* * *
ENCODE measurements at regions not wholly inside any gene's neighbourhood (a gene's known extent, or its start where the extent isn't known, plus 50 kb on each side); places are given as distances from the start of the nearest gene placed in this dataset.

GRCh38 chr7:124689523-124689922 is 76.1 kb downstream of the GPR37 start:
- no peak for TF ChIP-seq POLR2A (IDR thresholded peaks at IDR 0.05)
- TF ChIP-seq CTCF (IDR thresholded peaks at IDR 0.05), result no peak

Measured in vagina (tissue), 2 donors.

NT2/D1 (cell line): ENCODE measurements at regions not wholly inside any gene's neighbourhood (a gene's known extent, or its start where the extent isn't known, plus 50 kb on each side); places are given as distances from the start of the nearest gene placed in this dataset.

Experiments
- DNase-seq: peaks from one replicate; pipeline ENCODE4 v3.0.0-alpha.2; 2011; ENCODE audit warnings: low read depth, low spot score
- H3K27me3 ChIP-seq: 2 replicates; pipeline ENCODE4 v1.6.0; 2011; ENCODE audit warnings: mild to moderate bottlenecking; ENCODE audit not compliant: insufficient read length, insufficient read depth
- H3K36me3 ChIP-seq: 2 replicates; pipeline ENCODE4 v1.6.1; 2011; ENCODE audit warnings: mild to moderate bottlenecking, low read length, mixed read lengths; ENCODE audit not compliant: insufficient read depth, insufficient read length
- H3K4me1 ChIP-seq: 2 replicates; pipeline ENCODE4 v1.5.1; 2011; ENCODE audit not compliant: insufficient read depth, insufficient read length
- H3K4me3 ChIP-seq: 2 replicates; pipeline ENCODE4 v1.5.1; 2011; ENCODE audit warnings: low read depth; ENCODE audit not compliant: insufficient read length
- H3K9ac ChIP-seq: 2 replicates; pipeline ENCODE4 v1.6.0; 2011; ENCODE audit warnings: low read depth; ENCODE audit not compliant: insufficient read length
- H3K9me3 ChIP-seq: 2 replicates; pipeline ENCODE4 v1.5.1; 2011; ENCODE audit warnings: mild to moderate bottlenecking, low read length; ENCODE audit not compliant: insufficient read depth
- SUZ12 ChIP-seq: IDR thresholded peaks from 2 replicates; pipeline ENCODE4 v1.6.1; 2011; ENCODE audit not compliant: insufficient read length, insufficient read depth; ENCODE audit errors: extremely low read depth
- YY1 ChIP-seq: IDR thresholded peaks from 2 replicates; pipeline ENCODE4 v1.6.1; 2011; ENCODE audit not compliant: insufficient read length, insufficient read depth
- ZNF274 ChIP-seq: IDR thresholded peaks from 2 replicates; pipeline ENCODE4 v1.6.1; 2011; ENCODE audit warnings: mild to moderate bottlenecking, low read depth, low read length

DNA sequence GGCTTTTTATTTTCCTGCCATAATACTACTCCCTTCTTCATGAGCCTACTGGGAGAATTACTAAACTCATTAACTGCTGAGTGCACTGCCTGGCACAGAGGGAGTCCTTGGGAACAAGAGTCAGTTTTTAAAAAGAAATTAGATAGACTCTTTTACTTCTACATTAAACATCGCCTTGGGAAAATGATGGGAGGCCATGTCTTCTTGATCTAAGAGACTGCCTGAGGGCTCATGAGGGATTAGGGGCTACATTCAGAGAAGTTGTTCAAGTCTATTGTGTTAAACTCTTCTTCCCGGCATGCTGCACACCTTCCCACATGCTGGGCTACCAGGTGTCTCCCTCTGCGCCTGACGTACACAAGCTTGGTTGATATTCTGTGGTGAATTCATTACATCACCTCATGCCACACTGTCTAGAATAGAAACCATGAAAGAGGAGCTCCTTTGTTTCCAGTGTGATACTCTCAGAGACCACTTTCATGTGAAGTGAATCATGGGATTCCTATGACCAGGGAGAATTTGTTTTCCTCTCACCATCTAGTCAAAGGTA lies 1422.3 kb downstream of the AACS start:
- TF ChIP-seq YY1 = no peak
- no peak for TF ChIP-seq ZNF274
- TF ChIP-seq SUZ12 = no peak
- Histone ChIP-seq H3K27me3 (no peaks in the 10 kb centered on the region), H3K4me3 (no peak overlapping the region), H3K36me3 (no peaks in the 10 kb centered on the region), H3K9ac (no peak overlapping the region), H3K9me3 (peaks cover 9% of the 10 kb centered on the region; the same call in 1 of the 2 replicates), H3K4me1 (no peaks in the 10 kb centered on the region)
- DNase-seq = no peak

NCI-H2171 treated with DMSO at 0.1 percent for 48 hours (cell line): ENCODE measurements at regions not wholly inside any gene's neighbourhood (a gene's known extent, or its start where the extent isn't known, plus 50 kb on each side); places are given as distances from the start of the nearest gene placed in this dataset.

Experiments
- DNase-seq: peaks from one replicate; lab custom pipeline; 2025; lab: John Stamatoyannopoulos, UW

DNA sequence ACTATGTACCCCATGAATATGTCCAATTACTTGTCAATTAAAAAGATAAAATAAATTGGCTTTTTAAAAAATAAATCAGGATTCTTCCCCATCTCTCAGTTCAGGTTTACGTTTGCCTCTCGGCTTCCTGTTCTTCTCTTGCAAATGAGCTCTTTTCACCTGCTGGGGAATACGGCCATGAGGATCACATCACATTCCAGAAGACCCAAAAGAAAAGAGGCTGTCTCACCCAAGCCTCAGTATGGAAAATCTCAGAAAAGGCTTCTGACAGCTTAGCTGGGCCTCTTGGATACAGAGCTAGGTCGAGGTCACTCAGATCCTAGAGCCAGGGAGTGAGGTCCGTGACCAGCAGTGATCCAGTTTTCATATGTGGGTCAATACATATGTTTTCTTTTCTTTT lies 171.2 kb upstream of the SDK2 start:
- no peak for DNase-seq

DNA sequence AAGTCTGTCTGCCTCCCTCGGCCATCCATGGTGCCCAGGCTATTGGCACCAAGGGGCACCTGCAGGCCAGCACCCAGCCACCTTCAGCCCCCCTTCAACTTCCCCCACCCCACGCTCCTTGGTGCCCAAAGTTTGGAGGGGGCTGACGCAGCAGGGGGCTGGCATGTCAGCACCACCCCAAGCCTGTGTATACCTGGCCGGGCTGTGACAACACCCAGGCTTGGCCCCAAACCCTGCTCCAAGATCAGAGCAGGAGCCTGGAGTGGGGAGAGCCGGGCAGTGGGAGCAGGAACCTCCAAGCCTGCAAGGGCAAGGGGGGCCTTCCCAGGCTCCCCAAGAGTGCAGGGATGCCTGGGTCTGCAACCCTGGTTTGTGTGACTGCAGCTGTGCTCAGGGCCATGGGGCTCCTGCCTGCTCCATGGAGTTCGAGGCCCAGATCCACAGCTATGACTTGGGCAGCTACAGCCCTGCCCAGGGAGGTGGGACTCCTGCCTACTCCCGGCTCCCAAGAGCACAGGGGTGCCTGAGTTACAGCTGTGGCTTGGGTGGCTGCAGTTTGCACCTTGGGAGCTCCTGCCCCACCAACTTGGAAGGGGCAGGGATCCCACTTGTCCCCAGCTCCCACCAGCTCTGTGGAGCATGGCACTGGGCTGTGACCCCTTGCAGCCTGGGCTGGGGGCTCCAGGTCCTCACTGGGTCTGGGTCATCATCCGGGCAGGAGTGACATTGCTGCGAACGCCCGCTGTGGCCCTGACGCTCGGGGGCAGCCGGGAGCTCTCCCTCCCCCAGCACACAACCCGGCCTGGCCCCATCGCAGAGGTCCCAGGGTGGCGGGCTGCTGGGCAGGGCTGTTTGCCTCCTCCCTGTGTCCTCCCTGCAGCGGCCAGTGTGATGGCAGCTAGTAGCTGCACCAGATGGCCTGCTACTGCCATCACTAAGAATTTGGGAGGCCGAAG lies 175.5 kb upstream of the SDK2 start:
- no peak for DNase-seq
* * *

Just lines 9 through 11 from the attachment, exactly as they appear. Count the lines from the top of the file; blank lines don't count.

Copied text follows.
- H3K27me3 ChIP-seq: 2 replicates; pipeline ENCODE4 v1.6.0; 2011; ENCODE audit warnings: mild to moderate bottlenecking; ENCODE audit not compliant: insufficient read length, insufficient read depth
- H3K36me3 ChIP-seq: 2 replicates; pipeline ENCODE4 v1.6.1; 2011; ENCODE audit warnings: mild to moderate bottlenecking, low read length, mixed read lengths; ENCODE audit not compliant: insufficient read depth, insufficient read length
- H3K4me1 ChIP-seq: 2 replicates; pipeline ENCODE4 v1.5.1; 2011; ENCODE audit not compliant: insufficient read depth, insufficient read length